The second problem (excess crosstalk) has been dealt with by routing the signals farther and farther apart from each other so this problem is minimized. However, when receive signals can be only 2 or 3% the amplitude of transmit signals this becomes mechanically very difficult to accomplish when routing signals on the same layer in the vicinity of the connectors.
The third of these (skew or difference in travel time in the two sides of a differential pair), is a result of the uneven distribution of the glass in the woven cloth and the resin used to bind the composite together. This unevenness is due to the fact that the glass bundles used to weave the cloth are much larger than the width of the traces. Figure 2 is a photo of a common glass weave cloth (1080) with a 3.5 mil (89 micron) wire superimposed on it to show the difference in scale of traces and glass weaves. Notice that for part of the time the wire is on top of a glass bundle with a dielectric constant of about 6 and part of the time it is in between glass bundles in pure resin that has a dielectric constant of about 3. Signals will travel faster when they are in pure resin than when they are traveling over glass. This variation in velocity is what causes differences in travel time between the two sides of a differential pair. We have seen differences in travel time over 14 inch (35 cm) differential pairs on 1080 glass as high as 62 ps. That is 60% of a bit period at 10 Gb/s and two bit periods at 32 Gb/s.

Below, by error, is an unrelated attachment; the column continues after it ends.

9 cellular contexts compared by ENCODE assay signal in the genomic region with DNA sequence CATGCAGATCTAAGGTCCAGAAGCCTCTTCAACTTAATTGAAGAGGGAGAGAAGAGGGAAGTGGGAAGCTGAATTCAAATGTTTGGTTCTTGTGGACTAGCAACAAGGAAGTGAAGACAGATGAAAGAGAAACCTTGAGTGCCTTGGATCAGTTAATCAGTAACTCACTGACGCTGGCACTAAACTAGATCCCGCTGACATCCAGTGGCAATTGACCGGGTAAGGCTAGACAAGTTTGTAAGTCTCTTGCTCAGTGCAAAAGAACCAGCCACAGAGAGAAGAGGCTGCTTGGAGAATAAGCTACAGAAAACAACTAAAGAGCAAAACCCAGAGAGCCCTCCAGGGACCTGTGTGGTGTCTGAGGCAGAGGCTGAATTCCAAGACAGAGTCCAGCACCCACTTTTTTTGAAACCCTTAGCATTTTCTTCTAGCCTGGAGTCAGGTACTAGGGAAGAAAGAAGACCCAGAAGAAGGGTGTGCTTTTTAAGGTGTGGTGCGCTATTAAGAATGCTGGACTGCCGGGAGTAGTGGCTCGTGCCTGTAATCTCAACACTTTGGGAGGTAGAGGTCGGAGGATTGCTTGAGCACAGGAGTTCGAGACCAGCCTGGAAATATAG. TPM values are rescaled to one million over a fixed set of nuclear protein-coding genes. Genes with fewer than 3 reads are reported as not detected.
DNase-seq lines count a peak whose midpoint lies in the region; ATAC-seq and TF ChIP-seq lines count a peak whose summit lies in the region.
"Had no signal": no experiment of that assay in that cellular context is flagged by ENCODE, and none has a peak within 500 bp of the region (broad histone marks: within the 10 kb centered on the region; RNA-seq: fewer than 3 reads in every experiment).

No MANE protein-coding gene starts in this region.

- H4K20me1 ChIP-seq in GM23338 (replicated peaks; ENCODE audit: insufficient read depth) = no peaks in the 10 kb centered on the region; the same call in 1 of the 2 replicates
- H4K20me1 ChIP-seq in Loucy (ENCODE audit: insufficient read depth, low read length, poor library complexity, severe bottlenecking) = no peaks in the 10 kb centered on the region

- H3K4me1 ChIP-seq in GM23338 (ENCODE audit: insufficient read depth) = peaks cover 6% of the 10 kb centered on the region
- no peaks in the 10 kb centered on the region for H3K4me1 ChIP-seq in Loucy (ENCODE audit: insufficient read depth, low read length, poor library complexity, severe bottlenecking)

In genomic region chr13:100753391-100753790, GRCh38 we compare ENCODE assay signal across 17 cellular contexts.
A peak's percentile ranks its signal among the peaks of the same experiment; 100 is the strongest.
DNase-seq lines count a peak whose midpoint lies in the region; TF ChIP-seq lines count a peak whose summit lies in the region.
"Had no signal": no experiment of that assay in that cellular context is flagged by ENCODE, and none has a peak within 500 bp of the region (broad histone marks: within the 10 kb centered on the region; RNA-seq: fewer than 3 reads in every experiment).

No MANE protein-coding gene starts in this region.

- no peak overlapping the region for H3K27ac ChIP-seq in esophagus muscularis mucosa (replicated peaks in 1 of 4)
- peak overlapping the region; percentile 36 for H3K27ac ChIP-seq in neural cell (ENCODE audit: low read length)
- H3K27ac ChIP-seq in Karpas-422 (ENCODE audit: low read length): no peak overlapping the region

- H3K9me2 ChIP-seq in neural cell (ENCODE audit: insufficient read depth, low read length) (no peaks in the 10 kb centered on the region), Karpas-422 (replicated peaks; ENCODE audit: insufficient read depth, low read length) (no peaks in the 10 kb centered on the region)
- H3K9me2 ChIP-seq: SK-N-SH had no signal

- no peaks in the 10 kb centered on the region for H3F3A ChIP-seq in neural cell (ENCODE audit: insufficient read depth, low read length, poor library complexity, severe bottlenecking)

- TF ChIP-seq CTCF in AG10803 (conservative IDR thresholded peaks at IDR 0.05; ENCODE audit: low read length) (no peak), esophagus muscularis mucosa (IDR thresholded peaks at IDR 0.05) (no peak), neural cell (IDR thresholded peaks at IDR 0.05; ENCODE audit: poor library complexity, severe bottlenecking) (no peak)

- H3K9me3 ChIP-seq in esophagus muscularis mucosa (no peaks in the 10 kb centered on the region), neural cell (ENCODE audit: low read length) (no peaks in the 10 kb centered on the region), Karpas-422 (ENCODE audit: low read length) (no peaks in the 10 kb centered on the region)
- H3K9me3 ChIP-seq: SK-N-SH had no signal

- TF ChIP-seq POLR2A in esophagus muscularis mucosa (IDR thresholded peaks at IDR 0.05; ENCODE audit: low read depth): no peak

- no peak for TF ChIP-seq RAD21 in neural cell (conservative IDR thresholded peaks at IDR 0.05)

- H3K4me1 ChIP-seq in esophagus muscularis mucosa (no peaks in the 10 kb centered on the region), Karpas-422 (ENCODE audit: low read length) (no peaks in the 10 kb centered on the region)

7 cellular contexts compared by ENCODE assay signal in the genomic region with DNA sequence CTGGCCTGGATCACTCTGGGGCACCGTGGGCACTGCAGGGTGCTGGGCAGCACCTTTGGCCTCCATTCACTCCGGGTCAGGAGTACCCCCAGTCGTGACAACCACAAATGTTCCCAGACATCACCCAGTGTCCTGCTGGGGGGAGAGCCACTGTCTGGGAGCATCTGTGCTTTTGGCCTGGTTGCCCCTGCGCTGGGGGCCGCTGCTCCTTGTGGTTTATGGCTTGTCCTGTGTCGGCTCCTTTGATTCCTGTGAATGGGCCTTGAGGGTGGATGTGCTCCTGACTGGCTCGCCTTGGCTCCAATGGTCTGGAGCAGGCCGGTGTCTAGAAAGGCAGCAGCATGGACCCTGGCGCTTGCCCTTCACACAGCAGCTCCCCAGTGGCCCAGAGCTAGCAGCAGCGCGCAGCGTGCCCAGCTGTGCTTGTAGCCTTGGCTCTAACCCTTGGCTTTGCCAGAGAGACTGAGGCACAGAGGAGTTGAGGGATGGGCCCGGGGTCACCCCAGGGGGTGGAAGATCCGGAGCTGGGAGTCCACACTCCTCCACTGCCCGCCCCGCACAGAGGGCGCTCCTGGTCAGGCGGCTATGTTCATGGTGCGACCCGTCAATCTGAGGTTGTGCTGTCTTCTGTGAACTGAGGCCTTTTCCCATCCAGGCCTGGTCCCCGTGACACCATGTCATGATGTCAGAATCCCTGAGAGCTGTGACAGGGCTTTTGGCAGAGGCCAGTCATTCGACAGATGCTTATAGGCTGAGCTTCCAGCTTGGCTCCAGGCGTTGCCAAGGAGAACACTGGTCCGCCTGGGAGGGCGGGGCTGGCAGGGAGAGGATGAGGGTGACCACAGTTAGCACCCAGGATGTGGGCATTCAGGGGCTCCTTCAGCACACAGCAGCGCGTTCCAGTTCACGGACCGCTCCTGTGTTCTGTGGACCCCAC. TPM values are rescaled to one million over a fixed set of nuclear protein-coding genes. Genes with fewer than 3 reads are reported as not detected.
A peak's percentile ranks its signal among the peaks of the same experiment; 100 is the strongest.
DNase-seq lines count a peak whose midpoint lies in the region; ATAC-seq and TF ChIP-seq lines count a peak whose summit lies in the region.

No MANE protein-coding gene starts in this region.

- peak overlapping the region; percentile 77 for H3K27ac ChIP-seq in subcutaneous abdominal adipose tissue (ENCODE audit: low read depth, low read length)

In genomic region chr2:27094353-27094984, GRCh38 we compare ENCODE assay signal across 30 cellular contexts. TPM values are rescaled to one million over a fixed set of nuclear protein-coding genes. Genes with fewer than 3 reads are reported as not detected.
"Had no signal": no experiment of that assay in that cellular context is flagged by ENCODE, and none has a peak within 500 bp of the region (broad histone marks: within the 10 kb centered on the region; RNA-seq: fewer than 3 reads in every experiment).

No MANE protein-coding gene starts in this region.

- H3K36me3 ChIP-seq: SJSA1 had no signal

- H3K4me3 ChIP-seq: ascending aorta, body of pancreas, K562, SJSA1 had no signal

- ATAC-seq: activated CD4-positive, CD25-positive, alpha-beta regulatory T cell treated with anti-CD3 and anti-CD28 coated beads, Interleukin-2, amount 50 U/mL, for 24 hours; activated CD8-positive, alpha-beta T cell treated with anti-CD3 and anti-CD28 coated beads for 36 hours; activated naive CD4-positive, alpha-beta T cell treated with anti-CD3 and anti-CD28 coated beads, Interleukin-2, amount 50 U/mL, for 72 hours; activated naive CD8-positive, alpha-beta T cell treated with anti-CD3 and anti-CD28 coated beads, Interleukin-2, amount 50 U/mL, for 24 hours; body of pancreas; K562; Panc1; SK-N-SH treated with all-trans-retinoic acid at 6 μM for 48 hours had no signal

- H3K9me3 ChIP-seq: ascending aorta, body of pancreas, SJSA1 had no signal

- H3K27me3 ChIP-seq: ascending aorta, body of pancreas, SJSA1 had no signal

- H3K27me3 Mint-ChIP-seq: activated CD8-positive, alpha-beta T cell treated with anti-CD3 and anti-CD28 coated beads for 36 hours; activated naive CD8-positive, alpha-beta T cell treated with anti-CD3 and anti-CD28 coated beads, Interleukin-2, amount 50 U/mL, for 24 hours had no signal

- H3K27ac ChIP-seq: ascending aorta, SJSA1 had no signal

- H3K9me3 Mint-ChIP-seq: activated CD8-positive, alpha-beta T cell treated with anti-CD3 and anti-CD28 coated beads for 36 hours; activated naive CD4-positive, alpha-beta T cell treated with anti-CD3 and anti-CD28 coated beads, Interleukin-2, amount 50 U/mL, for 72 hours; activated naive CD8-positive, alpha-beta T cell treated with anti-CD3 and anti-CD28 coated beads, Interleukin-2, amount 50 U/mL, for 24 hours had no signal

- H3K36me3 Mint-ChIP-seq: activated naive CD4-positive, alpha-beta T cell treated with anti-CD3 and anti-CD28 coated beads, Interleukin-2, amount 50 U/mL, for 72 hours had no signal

Figure 2. 1080 glass weave and a 3.5 mil wire
Many techniques have been proposed to minimize the effect of skew. The two most common methods in use are:
- Routing the signals at an angle to the glass weave hoping that the irregularities are evened out between the two sides of the pair.
- Using a glass weave style that has the glass evenly spread out to minimize variation in the glass weave over which signals travel.
The first of these two methods has taken two forms. One is to route the signals in the PCB at an angle so that when the PCB is fabricated the traces run at an angle to the glass cloth weave. This has proved impractical in most products because the large number of connector and component pins impose an X-Y grid on routing.